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Fairview seeks 3-city recreation program

A Fairview city councilor is asking Troutdale and Wood Village to join his city in starting a recreational program covering the three cities.

While Troutdale has a bustling and successful recreation program, Fairview and Wood Village have nothing.

With help from the three mayors and Troutdale Councilor Larry Morgan, Fairview Councilor Brian Cooper is approaching the other cities to discuss a three-city cooperative. The goal is to have something up and running by the summer of 2017.

“We’re just trying to get the city councils to agree, pooling our resources and working toward the goal that getting kids engaged is good and we should move forward with it,” Cooper said.

Cooper believes a program will have community benefits, especially youth.

Juvenile crime, for example, is an increasing problem and recreation programs can help reduce that by giving kids something to do. Studies have shown that participating in after-school activities increased self-worth, which can positively impact other areas of a child’s life, including their involvement in school.

Cooper said the program would focus on providing services for low-income families offering activities at reduced cost, possibly $35, instead of the typical $56 to $150 price tag.

But offering these expanded programs — and with a reduced rate — comes at its own cost.

“The first year of this program is probably going to be front loaded,” Cooper said.

A three-city program would require an additional recreation director. Troutdale has a recreation director, Mollie King, who could not take on the expanded program on her own. This is where the upfront costs to Troutdale, Fairview and Wood Village comes in.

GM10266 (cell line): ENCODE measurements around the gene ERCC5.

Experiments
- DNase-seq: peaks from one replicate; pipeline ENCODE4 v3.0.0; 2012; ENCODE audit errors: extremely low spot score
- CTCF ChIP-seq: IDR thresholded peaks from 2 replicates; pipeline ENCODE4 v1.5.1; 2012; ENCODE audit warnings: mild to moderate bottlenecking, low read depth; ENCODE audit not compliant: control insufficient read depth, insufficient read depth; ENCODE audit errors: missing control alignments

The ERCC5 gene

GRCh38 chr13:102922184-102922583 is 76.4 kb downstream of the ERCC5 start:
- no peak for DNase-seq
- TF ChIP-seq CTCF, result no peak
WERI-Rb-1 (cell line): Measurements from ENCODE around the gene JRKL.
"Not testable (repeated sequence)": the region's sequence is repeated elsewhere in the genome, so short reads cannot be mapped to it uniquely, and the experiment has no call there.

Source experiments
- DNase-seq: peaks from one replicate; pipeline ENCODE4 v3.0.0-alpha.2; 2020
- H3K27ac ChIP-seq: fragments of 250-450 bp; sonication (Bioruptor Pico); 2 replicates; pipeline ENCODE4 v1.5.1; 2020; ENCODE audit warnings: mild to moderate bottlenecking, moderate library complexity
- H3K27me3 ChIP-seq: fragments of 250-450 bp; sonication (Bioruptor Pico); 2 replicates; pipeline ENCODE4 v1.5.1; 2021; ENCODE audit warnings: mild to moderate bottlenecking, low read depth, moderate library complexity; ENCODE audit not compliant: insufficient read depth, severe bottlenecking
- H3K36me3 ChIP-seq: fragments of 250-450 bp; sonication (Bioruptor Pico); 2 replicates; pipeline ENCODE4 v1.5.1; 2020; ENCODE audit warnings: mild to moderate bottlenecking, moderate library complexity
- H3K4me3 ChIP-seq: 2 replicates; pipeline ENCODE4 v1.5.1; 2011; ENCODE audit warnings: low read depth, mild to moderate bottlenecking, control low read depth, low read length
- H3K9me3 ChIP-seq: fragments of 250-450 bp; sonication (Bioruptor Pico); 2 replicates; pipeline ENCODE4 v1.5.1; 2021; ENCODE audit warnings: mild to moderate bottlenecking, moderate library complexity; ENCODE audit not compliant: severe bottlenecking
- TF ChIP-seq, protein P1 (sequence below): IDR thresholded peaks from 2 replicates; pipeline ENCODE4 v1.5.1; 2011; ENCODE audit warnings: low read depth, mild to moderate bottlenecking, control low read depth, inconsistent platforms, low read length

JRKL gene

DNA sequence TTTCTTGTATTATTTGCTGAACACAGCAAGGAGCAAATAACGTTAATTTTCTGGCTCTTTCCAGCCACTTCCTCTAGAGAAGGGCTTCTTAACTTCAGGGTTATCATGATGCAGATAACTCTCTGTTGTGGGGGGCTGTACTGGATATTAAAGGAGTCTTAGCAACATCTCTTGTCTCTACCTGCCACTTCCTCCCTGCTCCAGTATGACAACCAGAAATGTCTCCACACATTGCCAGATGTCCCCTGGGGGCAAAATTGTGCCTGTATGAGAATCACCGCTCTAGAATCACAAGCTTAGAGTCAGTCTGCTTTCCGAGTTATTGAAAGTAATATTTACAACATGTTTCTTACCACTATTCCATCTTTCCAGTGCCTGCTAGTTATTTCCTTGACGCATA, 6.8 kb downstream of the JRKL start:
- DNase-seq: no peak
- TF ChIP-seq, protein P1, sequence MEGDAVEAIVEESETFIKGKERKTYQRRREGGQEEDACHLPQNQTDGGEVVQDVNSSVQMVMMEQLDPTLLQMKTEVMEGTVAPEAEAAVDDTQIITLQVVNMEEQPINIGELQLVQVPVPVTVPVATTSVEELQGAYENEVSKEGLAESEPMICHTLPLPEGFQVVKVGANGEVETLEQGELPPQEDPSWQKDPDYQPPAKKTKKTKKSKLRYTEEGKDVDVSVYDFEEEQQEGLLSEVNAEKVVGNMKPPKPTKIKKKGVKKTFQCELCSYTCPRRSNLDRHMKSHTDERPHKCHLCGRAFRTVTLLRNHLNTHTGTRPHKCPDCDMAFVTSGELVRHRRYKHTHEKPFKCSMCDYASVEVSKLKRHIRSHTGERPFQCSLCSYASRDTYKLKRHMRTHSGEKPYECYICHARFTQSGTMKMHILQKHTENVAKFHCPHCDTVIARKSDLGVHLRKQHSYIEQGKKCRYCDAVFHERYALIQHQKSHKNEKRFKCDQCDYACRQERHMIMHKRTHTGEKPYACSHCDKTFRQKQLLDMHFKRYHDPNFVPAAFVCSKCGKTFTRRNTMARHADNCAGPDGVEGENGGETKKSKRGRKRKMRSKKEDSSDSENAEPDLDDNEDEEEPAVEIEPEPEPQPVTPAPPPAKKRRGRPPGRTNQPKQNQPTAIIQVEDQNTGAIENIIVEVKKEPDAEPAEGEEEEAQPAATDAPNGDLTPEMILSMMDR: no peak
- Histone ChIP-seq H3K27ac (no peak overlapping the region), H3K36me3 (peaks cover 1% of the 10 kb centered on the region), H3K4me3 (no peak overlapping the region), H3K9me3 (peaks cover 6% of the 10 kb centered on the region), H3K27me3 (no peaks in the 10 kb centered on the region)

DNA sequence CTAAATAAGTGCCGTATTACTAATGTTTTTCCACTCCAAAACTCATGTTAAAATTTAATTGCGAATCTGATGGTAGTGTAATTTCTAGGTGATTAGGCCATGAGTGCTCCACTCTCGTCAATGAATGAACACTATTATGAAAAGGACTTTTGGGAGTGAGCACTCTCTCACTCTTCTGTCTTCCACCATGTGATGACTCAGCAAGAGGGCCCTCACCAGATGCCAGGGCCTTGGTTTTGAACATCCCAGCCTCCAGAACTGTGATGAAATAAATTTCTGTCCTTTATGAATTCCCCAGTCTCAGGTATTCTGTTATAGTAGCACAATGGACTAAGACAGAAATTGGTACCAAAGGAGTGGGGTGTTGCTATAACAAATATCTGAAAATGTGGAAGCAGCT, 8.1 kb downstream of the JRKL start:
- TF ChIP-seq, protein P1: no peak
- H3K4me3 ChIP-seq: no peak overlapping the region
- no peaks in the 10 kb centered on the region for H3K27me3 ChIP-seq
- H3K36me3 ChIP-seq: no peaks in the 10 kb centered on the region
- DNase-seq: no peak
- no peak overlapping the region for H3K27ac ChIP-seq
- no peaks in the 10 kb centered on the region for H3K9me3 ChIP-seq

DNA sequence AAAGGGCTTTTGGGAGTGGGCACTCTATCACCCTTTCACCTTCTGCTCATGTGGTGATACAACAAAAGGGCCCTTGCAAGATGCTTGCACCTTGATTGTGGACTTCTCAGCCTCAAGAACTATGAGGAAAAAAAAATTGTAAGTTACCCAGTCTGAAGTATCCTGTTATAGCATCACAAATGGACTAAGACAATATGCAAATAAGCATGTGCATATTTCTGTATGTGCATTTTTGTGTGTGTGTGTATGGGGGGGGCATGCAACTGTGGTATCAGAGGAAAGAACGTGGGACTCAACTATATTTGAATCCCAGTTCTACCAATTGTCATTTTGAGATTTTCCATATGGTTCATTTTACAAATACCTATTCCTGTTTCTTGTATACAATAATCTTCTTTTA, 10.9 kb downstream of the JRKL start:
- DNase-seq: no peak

“The program was never designed to be all encompassing,” he said. “It was designed for expenses to be born by the cities and share the cost, all other materials paid for by the program.”

Although Troutdale Mayor Doug Daoust is supportive, the council is more reluctant.

They are concerned with the additional cost to Troutdale which has a self-sustaining program. During the initial presentation Feb. 23, the Troutdale council did not want to change the scope of its recreation pamphlet to include all three cities. It endorsed allowing city managers to create a flier at Fairview’s expense to advertise Troutdale’s recreation program in the two other cities.

“Our city administrator is optimistic that he heard enough positive things out of that (meeting) that we have room to move forward,” Cooper said.

The Troutdale council asked its parks committee to look at the proposal.

“They have a program and we are coming to ask to change their program,” Cooper said. “I understand from their perspective to go slow. So we will be ... going to park committees, get recommendations from the committee and coming back and maybe having a deeper discussion on how we can work together for a common goal.”

Wood Village discussed the proposal at its Feb. 25 meeting, Cooper said, and was supportive.

“From Fairview and Wood Village, we do not have functioning recreation programs and both have for a long time wanted one,” Cooper said. “This is that opportunity for us to step up and get involved.”

He added they have a year to work through the kinks and form a cohesive plan before hopefully launching a program in the summer of 2017.

“I’m optimistic we can bring it around,” he said.